Ryan Adams may simultaneously be the easiest and most difficult rock and roll front man to figure out. On one hand, you have a petulant, moody rock star that has no qualms about drunkenly berating his paying audience. On the other hand, you have the pensive, brilliant songwriter who can produce the gentle beauty found on his new album Cold Roses. It seems like one of them is the proverbial minstrel in face-paint putting on a show, but the question is, which one? Here, Adams is most certainly in his comfort zone, playing a country rock that is irresistible when played by someone who was meant to make this music.
There is something terribly “Grateful Dead”-ish about Cold Roses, something that makes even more sense with the recent news that Adams will become one of Phil Lesh's coveted “friends” during some upcoming shows. It’s not that the music swirls around in psychedelic meanderings or that it shows any of the raucous bluesiness of the early Dead sound. It’s something more subtle – the implicit Americana in the Grateful Dead also fuels this music. The artwork of the album sleeve could easily be the cover for American Beauty, and the repeated rose/floral imagery complete the scene. Cold Roses would make the Garcia/Hunter team proud.
The album is a two-disc set, which subtly recalls the two-set shows made famous by the Dead. Indeed, the first disc is a nice starter - a palate enhancer - setting the stage for the second wave of music, which takes off in exhilarating directions and takes things up a notch, allowing you to easily forget some of the nuggets on disc one. My favorite track is the opening song of the second disc – “Easy Plateau” - a joyful blur of guitars including acoustic, electric, and pedal steel and a complementary vocal from Adams. He has assembled a top-notch country band with Cindy Cashdollar on steel guitars shining throughout. Standouts from the first disc include “Magnolia Mountain” (a title somewhere between Bob Weir and Neil Young, and musically not that far off from that centroid) and “Beautiful Sorta,” which brings a little more rock to the table. Almost the entirety of the second disc is masterful, making Cold Roses one of 2005’s must-haves.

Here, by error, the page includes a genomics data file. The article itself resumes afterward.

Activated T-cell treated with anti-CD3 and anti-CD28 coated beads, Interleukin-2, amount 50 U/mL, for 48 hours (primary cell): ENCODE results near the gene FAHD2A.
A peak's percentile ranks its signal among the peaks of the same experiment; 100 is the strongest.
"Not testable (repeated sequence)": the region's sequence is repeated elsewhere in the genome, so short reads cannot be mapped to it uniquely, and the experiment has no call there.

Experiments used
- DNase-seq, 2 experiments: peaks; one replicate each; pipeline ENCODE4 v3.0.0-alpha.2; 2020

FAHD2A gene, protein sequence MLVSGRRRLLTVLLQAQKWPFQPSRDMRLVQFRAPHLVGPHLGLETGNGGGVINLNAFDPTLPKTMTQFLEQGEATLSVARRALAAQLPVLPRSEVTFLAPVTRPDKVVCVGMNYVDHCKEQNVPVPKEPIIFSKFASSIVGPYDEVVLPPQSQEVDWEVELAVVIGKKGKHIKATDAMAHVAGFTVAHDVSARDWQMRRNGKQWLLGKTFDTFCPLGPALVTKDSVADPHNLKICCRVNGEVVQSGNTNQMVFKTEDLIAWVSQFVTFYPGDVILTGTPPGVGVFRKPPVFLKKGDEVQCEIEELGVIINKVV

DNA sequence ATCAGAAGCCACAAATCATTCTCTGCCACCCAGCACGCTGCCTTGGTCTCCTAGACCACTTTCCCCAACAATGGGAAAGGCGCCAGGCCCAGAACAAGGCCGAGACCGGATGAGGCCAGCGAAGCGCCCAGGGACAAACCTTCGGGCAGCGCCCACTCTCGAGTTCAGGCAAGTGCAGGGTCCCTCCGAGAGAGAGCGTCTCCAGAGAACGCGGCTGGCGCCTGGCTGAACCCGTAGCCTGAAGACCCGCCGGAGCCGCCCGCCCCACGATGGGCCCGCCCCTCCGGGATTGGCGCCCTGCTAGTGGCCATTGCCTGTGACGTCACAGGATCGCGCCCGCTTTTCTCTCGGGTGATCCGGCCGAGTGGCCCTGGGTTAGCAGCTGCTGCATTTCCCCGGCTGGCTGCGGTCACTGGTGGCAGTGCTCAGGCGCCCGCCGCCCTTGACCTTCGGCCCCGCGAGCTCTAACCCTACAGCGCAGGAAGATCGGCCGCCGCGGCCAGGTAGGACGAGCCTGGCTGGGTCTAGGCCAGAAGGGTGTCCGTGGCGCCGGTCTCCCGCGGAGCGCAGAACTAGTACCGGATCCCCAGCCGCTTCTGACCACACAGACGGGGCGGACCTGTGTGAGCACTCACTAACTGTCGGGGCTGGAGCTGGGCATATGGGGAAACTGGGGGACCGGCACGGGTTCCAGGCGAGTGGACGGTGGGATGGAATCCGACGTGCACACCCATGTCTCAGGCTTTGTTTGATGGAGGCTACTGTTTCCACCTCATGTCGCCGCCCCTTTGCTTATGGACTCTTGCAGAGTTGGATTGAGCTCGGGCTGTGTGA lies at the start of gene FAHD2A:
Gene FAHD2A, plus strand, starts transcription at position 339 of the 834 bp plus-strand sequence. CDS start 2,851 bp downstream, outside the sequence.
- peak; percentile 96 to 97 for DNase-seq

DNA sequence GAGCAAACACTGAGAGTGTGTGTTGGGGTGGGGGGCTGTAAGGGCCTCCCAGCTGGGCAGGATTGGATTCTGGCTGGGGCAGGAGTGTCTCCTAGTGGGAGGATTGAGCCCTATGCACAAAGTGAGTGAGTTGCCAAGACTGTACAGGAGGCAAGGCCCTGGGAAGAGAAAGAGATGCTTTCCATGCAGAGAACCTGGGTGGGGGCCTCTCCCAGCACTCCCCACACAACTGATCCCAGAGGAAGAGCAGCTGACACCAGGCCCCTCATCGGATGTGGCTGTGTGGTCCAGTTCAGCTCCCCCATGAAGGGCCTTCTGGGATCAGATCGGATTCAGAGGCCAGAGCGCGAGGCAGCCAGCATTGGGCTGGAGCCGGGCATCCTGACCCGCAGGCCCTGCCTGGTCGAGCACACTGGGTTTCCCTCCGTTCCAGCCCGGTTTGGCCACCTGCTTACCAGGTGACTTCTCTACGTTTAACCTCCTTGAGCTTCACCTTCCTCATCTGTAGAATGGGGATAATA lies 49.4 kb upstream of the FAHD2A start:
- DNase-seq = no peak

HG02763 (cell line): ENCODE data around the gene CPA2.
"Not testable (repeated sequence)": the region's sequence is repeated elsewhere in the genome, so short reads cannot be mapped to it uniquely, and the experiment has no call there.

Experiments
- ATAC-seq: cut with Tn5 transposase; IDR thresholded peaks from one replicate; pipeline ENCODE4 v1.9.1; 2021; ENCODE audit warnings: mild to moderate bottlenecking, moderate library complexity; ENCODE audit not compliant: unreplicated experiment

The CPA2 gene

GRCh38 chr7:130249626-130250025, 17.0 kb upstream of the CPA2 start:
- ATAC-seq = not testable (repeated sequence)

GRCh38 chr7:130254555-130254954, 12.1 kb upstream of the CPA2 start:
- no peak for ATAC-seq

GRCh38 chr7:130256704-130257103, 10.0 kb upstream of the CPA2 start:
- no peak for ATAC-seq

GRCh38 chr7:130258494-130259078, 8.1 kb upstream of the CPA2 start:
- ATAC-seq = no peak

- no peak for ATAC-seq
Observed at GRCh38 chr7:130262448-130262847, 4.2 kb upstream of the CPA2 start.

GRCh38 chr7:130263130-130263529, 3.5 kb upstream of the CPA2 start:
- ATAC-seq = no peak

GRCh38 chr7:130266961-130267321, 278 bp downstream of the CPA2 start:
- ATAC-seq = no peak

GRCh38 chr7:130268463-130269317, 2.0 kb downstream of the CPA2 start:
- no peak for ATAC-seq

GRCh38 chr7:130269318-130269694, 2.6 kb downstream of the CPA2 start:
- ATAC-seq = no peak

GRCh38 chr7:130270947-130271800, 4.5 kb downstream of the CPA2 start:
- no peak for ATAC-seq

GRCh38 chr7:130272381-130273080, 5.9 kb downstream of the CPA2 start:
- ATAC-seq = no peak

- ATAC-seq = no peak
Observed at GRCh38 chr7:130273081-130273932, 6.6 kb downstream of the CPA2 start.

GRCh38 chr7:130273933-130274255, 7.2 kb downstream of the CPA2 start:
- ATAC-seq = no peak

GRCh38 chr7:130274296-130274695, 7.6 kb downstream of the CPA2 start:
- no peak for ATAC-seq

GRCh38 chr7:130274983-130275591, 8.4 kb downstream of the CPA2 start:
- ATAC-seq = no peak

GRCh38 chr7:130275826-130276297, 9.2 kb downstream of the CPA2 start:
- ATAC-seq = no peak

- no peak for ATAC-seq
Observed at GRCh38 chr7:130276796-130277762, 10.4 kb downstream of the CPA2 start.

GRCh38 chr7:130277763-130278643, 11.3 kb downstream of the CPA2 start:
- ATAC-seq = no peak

JamBase | New York
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